Many teams in software development and beyond are using agile processes to manage their tasks. However, working in an agile environment raises a variety of questions. Sometimes this is due to inexperienced team members, sometimes due to management deciding to use agile methods without having understood them.
Today, I have the pleasure to discuss agile development and two of the most popular agile methodologies—Scrum and Kanban—with Dr. Andreas Both, the Head of Architecture, Web Technologies, and IT Research at DATEV. Before, Andreas and I worked together at Unister, Germany’s biggest E-commerce company at that time, where he supervised my Ph.D. thesis. In this series of articles, our goal is to make agile development processes more understandable to people new to the topic and to dive a little deeper into the specifics of each methodology.
Max: To kick off the interview, we are going to start with one of the questions that is posed most often when people get started with agile methodologies and that I had to answer on way more than one occasion: What is the difference between Scrum and Kanban?
Andreas: In my honest opinion the core difference is the time taken for prioritization and iterations. While in Scrum the team is prioritizing once in an iteration, and during the sprint mostly only pull tasks, in Kanban the tasks are re-prioritized continuously. Hence, a task might be the next to be pulled from the backlog even though it has been raised by the product owner just seconds ago. Based on my experience, Scrum teams are feeling more freedom and less pressure due to the fact that in most companies the sprint is a protected area where external disruptions are minimized. Hence, development teams have more options to organize and plan their work, which might lead to higher happiness.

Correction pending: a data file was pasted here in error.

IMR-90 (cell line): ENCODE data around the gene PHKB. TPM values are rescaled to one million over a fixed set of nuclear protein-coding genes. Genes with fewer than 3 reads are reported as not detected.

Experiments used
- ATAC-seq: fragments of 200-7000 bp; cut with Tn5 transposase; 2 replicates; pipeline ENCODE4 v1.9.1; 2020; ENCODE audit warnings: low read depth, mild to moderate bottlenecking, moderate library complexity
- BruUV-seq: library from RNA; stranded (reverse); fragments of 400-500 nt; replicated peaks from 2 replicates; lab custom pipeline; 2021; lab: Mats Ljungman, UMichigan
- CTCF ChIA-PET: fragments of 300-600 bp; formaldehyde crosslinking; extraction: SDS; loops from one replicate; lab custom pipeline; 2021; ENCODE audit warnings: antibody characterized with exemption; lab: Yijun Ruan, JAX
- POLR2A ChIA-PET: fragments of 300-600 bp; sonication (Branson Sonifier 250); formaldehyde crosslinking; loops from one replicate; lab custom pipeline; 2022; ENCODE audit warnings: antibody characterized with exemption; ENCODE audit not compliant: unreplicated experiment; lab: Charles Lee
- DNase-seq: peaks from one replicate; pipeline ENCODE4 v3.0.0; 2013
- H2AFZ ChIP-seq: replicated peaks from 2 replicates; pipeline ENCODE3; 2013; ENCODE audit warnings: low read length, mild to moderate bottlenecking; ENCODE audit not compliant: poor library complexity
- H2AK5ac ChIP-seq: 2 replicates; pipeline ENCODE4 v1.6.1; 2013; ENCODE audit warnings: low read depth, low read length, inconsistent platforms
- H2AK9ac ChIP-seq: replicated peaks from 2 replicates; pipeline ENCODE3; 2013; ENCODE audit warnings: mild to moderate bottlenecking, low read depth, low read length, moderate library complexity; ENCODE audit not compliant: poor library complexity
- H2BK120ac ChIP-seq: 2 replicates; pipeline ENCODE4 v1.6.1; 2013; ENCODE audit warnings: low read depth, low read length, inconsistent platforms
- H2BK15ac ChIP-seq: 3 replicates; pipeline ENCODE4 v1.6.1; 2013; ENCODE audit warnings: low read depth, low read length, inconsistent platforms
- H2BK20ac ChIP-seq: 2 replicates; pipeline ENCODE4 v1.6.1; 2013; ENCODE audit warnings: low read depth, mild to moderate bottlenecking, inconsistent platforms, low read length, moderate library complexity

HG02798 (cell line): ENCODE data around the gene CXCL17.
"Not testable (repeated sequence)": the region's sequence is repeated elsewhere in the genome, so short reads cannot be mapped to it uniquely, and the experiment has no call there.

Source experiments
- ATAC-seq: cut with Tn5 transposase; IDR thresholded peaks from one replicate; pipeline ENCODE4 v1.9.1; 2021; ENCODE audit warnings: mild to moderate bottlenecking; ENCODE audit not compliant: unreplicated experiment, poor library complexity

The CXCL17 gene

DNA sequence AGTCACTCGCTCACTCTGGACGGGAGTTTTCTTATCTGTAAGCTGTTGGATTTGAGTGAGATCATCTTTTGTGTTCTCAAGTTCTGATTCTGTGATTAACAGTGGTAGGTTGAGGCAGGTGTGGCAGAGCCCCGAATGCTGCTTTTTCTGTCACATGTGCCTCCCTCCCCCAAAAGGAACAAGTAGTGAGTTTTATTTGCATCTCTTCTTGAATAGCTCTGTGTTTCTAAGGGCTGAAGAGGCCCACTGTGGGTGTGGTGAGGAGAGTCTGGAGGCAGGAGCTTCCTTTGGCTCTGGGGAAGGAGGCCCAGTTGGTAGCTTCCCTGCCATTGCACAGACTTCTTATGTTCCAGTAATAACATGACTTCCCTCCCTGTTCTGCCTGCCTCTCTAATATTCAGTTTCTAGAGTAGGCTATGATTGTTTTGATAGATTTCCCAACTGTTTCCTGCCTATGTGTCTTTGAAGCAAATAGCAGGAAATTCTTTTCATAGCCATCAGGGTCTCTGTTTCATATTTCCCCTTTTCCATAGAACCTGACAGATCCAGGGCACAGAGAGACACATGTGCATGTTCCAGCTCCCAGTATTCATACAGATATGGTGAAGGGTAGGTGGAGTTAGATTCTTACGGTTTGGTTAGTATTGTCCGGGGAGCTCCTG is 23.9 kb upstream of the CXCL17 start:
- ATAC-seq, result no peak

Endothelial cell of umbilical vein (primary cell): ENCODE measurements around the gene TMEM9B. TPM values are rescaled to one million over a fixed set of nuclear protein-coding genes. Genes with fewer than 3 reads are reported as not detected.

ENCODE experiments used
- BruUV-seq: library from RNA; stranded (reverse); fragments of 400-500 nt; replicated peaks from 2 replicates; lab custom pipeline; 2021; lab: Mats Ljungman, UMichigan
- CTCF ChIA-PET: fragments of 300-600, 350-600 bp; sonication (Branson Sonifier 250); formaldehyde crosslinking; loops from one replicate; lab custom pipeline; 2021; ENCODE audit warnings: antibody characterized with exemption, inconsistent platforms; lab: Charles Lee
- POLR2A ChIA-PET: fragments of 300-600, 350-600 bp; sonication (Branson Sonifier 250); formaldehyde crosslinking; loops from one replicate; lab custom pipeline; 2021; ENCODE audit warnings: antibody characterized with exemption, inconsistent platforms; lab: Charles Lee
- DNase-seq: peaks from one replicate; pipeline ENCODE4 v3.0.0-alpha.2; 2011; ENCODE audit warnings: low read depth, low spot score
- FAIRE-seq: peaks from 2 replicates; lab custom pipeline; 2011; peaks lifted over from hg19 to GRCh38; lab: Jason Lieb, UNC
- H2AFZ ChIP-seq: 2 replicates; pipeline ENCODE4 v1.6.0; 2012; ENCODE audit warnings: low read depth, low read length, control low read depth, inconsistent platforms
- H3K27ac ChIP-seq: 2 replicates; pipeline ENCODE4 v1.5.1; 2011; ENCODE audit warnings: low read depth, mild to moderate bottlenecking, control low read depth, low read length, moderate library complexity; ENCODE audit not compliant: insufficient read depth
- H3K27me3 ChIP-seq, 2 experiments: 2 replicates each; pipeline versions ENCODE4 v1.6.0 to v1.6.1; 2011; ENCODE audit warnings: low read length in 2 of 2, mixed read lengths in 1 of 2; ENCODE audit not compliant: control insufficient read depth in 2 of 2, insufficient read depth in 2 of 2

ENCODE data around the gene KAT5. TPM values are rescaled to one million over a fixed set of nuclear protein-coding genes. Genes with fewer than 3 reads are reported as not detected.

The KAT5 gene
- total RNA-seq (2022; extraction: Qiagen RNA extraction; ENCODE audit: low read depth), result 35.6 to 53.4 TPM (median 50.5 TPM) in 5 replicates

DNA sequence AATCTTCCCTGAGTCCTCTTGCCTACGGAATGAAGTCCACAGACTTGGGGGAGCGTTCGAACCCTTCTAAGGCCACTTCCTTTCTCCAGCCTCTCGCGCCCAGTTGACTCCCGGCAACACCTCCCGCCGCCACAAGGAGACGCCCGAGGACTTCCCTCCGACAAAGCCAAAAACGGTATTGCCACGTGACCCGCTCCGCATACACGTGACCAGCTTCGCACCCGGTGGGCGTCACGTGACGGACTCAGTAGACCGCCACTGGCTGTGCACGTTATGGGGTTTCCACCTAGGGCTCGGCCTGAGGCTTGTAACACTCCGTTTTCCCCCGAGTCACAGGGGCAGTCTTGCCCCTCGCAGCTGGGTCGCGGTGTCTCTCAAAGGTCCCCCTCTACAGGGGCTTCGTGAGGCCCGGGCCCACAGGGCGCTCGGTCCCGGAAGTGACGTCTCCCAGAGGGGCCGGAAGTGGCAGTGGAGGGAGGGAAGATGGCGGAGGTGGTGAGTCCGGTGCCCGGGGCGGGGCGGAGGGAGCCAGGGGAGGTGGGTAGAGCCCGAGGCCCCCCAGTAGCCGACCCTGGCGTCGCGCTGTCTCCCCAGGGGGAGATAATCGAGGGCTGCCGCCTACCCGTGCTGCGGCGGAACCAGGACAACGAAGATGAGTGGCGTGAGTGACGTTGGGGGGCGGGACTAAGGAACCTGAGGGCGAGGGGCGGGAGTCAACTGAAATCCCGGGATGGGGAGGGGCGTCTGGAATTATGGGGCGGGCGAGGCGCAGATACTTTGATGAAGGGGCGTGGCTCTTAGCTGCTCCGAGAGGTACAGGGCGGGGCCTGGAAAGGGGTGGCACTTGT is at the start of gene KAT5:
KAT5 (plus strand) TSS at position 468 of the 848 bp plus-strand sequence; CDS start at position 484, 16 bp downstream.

Max: Are there also differences in handling deadlines between Scrum and Kanban?
Andreas: A Scrum team delivers at the end of the sprint the latest. Kanban teams do not need an actual deadline, but if it takes very long to finish a task this might indicate a problem with slicing the task at hand into small enough, manageable subtasks. However, this problem also appears in Scrum teams. So, the differences with respect to deadlines are not significant if the process lead takes care. I think the core capability is to maintain a continuous delivery process.
Max: What is the best way or process to prioritize tasks?